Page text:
My first website went online in 2001 and I joined the world of social media in 2003 when I joined LinkedIn (and have joined several others since).
Scroll stopping social media creates an increase in dwell time and can help your content go more viral as it indicates that it is of interest to the reader.
One of the most important components of your social media post is your imagery.
1. Quality imagery – ideally with one or more faces as we are ‘tuned in’ to recognizing a face as soon as we see one
2. Colourful imagery – black and white photos are used on gravestones in China…so I definitely do not recommend black and white faces!
3. Storyful imagery – can your image tell the story on its own? Does it give a sense of location, activity, and result?
4. Symmetrical imagery – does your image align with the Fibonacci Sequence or ‘the rule of thirds’?
5. Unique imagery – are you using all-too-familiar stock imagery or something a little different with some of your own colours and branding too?
6. Emotional imagery – do your images create an emotion to take action, feel compassion or engage in some way?
7. Brand-aligned imagery – do you have style guidelines for the imagery you use – and have the images been approved for use (with written waivers)?
8. Risk-aware imagery – whilst going viral is cool, being part of a meme sequence because of an unfortunate image component is NOT. Only include ‘catches that you want.’
9. Authentic imagery – whilst being authentic is all the rage, being out of focus, tokenistic or completely au naturel may not be. Convey a message, not a mess.
10. Manageable imagery – if you are going to be posting regularly, a few shots from a mobile phone won’t last – so you will need to know how to manage your photo library and you may need to include stock photos in your catalog.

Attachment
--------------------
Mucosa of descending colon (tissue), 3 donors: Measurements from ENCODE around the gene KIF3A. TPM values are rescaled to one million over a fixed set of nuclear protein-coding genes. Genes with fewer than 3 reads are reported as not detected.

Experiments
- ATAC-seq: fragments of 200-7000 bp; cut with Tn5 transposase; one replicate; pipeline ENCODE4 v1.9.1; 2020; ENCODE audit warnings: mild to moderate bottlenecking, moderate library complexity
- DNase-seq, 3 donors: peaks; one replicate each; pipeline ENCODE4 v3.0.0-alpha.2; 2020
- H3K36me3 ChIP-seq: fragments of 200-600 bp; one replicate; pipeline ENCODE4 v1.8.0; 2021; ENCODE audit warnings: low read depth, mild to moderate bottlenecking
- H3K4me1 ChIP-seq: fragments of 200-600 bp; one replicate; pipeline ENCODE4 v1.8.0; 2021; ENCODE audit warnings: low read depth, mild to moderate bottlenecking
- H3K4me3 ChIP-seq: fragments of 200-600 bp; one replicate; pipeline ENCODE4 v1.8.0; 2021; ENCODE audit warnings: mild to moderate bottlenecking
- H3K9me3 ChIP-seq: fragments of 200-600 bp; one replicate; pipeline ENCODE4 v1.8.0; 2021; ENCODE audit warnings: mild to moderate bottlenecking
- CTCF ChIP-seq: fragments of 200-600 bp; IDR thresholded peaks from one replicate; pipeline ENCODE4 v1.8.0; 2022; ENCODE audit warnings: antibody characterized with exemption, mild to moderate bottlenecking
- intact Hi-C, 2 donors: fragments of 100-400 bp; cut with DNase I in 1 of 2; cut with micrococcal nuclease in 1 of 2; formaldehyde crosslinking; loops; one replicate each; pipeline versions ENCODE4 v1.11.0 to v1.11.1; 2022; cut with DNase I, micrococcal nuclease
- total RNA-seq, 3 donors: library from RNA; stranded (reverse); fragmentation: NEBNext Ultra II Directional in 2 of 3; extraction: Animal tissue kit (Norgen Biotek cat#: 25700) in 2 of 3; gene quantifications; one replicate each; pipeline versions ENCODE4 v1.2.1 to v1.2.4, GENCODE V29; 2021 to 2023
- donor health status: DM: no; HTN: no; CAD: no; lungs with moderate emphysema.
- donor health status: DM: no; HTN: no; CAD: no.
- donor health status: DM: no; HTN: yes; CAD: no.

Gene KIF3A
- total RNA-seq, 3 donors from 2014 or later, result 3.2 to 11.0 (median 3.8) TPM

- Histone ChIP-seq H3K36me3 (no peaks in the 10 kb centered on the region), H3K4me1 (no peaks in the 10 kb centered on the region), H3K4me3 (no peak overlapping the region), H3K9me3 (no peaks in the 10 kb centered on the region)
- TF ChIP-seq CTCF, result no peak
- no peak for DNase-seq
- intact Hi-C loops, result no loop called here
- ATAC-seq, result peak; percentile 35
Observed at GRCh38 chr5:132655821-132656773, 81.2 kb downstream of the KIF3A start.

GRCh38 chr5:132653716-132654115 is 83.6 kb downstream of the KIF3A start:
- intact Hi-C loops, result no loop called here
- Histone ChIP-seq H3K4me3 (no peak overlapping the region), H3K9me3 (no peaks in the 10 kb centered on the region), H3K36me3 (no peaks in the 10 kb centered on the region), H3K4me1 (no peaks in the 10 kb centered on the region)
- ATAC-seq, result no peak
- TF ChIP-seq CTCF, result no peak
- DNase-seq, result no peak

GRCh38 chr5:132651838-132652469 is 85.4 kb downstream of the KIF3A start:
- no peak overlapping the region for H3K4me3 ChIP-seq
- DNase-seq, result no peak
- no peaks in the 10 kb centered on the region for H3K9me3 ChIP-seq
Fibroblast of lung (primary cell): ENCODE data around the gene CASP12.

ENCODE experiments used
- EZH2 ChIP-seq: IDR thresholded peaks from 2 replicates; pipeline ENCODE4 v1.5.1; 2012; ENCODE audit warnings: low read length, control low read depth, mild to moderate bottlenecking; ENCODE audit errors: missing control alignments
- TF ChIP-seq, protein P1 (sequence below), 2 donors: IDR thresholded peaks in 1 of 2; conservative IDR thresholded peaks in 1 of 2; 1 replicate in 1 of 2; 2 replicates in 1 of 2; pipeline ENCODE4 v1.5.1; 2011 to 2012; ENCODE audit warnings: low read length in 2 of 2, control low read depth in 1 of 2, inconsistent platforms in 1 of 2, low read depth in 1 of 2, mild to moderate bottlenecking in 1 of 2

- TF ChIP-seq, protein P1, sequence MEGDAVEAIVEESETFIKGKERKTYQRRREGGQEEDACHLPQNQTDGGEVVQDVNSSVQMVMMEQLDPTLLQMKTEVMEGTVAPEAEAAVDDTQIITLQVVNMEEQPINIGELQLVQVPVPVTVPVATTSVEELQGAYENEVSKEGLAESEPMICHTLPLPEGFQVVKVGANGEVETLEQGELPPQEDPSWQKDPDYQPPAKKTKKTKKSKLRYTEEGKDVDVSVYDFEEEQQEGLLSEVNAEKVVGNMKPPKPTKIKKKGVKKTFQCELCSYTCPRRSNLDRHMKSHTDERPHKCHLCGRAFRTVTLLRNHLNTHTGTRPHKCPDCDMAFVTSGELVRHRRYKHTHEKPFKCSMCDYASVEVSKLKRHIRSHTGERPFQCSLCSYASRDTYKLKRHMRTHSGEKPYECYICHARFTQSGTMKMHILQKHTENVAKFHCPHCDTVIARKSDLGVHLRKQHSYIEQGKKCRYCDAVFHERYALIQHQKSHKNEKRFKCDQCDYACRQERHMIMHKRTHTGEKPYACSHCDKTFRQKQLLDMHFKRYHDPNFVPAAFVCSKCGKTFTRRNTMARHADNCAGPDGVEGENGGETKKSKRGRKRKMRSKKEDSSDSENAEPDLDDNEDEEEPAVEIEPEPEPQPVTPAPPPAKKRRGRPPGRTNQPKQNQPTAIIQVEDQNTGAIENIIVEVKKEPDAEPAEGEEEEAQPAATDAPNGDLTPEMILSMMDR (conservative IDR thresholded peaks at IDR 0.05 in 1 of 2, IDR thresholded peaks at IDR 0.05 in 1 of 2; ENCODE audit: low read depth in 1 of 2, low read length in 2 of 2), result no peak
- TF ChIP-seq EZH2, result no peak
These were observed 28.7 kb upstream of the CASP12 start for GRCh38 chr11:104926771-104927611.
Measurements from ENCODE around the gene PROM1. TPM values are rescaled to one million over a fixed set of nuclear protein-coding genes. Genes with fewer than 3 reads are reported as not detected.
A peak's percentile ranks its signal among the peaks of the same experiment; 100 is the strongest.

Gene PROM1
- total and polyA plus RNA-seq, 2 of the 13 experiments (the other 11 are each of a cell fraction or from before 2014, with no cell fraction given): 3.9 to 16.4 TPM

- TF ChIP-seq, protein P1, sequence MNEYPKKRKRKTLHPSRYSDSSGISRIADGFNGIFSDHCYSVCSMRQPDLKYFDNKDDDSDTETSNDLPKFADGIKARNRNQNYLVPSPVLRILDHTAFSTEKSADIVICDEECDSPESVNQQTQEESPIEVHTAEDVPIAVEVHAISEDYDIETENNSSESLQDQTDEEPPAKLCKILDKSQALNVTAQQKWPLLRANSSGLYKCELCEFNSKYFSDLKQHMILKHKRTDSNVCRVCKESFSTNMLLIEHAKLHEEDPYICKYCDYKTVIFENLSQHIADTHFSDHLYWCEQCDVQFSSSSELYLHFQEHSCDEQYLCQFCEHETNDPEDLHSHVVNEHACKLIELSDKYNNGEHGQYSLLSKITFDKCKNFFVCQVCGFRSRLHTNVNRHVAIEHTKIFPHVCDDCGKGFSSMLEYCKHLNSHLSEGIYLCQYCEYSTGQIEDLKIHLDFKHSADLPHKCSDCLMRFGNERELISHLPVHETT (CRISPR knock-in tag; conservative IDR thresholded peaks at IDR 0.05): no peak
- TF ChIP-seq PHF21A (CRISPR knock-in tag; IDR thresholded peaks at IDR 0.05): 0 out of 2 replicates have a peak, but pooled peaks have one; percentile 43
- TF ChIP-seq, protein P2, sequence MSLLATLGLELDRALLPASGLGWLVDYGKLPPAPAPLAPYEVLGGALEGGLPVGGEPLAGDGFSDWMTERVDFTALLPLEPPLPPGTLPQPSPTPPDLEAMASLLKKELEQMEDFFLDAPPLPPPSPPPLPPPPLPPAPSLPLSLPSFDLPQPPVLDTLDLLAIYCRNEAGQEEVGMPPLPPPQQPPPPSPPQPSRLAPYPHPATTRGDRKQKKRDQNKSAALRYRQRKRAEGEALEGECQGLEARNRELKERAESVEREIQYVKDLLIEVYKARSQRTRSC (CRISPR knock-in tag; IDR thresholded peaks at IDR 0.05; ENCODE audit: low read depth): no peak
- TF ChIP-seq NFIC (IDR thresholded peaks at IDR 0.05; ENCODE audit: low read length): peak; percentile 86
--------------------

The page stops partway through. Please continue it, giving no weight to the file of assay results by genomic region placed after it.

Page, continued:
Next up is your text – and it needs to be compelling to the reader it can’t be about you, it needs to be about the reader.
I quite like putting ‘topics’ at the beginning of my posts in capital letters. If someone is scrolling by, it will alert them to the content and if the topic is relevant, you can be sure they will stop.
- Immediate value – in the very first line, whether that be your topic in capitals or your attractive teaser that might use the word ‘Today’.
- Mostly short sentences and white space. This makes it so much easier to skim read but don’t fall into the trap of bro-etry.
- Enough content to make the post itself valuable without having to click on an external link or even watch a video (brand recall is valuable too).
- Some social media features – @mentions, #hashtags, emojis (but not too many and only those relevant to the brand).
- Ongoing engagement – if someone comments, make sure you respond, in as many words as possible.
- Re-engagement – follow up a few days later with a lengthy and valuable comment and pin it to the top – the post can gain a second life.
- Include a call to action (not just information) – if a person needs to stop and do something, they have stopped scrolling! Make sure your instructions are clear and any links do actually work.
- Try and keep readers on the platform – rather than sending them off the platform to another website. Make use of in-platform options – like Polls and document uploads on LinkedIn.
- Avoid sharing from another platform – be aware that sharing from TikTok will include a TikTok watermark.
- Be respectful – no spam tagging (tagging to reach someone who would not be interested but has a large audience) or negativity – if in doubt, don’t use it.
Social media is designed to be social – so if I see your content and feel like I am being sold to on every occasion, it won’t take me long to scroll right past or even remove you from my newsfeed.
However, if you continually show up with quality content that is visually appealing and gives me a dopamine fix on the spot, there is a pretty good chance I will stop scrolling and check it out! After all, I am only human!
About the author
Sue Ellson BBus MPC CDAA ASA WV SPN – Independent LinkedIn Specialist, Author, Trainer, Educator, Career Development Practitioner, Founder, Gigster, Speaker, Consultant, Poet who likes writing poetry, walking and dancing after hours. Since completing her university studies in 2001, Sue has been attending up to four events per week to keep herself up to date.